The Perfect Bike

29 Jun


by A Guy Called LULU 6/29/2011 – 1:36 am

A bicycle is an extremely efficient way to transform human energy into human motion. It has been developed and refined to the point that its design is a beautiful expression of functional simplicity. It is a simple machine that takes advantage of modern technology and infrastructure and melds them into an enjoyable way for a person to move from A to B economically while benefitting their body through low impact exercise. I truly believe that there are psychological benefits too.  Whenever a person is able, within the varying parameters of distance, weather, and physical ability, they should ride a bicycle for their around town trips. They would be a better person for doing so and the world would be a better place for them having done so.

I haven’t ridden a bicycle in over a year. I am not a very good person. Shoot me if you feel the urge and get the chance, that should be quick, but please watch for my headlight and understand that there is a breathing pain-averse body behind it as I ride my motorcycle down the public byways and complicate your life’s mission of never moving a mile that does not include jabbering with someone on your cellphone. Driving stupidly is the most likely way to turn you into a killer and as one who likes to give everyone the benefit of any doubt, I am going to assume that you don’t want to be forced to find alternate transportation out of necessity while your radiator is being replaced.

If you are a failed human like myself and have been sucked into the easy addiction of covering short or long distances with almost no effort but would still like to pretend [or maybe its even true] that you give a big rat’s ass about doing it efficiently and with as small an impact on the environment as is reasonably possible, and you still get a bit of  thrill  when feeling some contact with the elements as you pass through them, and you might even get an adrenalin rush [big fun, try it if its been a while] by giving a simple twist of your hand like maybe you once got by spurring a quarter horse and signaling it with a touch of your knee to cut right or left and then thrilling at the response, then you need to go right out this very minute, or early tomorrow at the latest if you like to pretend that you make your important decisions after due consideration, and buy a motorcycle.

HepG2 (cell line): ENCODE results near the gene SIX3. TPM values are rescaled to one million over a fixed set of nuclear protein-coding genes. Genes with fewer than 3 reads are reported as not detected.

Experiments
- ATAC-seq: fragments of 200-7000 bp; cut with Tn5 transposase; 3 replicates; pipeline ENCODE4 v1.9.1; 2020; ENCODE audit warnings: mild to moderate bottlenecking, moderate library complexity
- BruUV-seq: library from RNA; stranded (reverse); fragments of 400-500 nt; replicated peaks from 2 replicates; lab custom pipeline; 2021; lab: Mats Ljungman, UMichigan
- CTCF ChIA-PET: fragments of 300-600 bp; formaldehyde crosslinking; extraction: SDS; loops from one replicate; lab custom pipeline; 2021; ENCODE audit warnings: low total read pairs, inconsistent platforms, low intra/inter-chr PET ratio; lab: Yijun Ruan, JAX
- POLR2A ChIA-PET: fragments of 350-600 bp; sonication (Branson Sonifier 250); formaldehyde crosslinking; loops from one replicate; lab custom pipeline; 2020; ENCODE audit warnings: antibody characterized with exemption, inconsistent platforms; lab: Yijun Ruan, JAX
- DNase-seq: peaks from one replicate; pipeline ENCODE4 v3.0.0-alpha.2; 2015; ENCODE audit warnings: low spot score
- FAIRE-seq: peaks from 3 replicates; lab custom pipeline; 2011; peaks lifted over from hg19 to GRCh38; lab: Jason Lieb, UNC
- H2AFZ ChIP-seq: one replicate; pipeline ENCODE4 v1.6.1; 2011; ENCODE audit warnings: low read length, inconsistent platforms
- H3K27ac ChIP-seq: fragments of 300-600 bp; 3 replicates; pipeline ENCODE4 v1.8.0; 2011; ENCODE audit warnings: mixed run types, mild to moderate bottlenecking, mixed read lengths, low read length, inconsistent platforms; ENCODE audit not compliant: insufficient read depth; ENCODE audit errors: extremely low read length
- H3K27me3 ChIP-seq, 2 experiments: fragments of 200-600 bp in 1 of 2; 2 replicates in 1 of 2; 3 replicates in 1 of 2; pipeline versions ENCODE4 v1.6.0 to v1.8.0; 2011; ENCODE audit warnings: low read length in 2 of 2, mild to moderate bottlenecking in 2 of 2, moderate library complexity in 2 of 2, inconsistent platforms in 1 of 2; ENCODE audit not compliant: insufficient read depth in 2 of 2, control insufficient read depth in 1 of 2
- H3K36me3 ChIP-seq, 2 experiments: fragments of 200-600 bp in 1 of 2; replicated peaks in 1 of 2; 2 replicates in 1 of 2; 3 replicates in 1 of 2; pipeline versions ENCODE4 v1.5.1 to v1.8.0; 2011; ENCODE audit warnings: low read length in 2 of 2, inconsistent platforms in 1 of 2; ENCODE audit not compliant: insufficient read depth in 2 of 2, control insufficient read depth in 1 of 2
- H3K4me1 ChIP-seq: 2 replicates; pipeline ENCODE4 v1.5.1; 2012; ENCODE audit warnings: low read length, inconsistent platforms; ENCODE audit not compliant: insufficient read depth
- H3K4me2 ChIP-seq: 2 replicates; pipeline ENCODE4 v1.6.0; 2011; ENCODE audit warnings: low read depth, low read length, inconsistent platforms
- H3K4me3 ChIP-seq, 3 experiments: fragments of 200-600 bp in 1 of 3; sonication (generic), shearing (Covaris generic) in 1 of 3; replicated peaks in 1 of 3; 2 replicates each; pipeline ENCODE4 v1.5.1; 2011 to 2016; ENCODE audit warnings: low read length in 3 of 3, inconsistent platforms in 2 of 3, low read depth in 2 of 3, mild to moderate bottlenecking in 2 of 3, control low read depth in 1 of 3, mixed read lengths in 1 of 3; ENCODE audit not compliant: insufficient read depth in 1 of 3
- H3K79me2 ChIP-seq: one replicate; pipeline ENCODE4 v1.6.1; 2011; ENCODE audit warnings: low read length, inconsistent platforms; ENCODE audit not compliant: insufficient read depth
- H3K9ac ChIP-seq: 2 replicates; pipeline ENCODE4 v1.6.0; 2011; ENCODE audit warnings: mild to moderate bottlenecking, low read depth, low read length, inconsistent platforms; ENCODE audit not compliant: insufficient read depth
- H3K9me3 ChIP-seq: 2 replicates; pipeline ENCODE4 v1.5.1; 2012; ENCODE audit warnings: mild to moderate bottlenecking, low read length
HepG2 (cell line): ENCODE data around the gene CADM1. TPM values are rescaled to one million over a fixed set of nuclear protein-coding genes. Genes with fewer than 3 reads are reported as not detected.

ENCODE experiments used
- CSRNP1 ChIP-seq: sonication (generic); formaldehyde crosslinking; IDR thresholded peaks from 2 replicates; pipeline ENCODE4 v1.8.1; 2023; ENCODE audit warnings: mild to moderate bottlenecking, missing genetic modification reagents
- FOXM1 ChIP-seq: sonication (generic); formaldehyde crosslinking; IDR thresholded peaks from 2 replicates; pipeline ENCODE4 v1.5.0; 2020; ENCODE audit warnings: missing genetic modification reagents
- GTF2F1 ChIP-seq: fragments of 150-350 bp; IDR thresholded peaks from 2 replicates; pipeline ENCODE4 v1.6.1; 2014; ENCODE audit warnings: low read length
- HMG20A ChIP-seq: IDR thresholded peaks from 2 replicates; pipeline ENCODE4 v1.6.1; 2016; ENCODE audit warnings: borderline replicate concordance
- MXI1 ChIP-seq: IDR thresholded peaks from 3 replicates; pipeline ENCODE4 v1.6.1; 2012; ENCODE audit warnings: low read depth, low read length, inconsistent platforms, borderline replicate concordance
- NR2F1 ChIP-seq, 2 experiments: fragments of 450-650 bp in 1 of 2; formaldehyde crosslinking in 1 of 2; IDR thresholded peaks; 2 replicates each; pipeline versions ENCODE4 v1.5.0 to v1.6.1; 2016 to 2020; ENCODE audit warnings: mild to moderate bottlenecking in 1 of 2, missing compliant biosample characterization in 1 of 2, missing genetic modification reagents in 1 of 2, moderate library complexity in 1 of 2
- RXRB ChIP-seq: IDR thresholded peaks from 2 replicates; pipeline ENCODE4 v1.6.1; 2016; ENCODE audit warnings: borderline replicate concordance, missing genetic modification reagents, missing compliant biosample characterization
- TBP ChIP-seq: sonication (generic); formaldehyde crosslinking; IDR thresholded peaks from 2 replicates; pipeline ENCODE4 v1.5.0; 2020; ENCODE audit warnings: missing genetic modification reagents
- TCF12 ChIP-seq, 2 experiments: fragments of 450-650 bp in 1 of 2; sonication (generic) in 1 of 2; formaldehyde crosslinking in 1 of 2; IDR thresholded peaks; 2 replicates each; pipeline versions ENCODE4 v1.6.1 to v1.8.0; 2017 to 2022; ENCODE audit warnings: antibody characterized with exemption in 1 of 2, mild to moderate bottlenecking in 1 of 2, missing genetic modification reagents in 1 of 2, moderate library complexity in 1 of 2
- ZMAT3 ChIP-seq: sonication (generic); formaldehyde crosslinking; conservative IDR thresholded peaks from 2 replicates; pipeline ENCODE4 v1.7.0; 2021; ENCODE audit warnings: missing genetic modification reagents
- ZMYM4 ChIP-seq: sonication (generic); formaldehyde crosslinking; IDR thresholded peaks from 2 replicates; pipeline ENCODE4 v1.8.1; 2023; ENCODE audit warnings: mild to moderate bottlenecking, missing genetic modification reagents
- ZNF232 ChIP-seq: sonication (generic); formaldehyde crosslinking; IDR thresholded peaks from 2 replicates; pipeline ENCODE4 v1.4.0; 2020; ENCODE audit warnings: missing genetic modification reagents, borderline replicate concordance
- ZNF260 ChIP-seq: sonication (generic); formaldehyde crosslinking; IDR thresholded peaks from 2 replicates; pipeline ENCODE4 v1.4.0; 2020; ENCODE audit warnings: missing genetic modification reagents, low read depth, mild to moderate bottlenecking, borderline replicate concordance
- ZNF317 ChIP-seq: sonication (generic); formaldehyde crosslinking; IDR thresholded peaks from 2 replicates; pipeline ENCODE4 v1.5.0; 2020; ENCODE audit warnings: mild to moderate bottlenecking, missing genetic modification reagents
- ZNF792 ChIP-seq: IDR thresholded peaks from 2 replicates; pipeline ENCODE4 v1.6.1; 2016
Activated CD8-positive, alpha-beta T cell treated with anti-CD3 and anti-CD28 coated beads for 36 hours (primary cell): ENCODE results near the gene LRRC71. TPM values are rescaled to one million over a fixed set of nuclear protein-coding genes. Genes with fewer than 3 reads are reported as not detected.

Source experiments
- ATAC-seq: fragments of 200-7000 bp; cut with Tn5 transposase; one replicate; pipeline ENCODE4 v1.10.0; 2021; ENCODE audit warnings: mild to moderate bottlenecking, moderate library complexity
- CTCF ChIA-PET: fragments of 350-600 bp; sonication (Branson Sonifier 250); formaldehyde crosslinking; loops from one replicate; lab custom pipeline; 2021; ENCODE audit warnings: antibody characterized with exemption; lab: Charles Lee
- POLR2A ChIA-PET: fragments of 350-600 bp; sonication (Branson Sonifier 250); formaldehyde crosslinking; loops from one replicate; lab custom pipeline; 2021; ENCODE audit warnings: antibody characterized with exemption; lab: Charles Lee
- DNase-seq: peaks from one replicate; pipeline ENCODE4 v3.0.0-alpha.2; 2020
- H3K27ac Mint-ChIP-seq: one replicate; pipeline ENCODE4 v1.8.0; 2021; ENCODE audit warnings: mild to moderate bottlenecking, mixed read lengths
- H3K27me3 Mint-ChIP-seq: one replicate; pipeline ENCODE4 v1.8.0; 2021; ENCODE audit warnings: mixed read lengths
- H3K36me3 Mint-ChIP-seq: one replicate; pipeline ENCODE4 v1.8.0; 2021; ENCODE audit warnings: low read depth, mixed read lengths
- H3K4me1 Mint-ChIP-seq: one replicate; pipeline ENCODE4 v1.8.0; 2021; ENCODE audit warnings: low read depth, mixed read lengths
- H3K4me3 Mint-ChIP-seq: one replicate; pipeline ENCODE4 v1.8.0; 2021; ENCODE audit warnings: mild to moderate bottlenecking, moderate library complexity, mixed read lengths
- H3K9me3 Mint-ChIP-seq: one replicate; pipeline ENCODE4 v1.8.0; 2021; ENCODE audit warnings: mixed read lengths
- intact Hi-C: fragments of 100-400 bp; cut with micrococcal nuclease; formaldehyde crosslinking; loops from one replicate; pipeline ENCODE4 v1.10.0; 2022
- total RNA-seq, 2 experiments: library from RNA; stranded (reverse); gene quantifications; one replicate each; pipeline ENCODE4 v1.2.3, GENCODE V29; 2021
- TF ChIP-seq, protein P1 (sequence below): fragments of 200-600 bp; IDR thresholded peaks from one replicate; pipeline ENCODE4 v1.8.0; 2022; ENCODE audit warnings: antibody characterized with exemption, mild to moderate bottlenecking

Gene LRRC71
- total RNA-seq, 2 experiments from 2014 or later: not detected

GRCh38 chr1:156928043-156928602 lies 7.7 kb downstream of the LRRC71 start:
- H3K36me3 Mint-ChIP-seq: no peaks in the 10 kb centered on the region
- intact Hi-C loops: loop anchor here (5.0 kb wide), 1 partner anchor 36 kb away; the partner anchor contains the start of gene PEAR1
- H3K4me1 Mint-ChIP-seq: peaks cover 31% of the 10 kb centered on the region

Don’t be afraid to buy a Harley. They are made in America, after all, and they are remarkably good bikes. In-depth study verified by my own bias has shown that 90% of all the Harley’s ever sold are still on the road. The others made it back home. Seriously, though, I think Harley’s are pretty good bikes nowadays, even having never ridden an old one or a new one, but I have passed a lot of the older ones that were sitting by the side of the road looking like a tombstone. They are all quite expensive though and use a lot of gas. 

So, now you might ask yourself, or you might ask me since it is my chosen subject of the moment and I am chock full of opinions , what is the perfect bike? My answer may come as a surprise, but here it is in as much honest specificity as you will likely get from me on any question. The answer: It depends.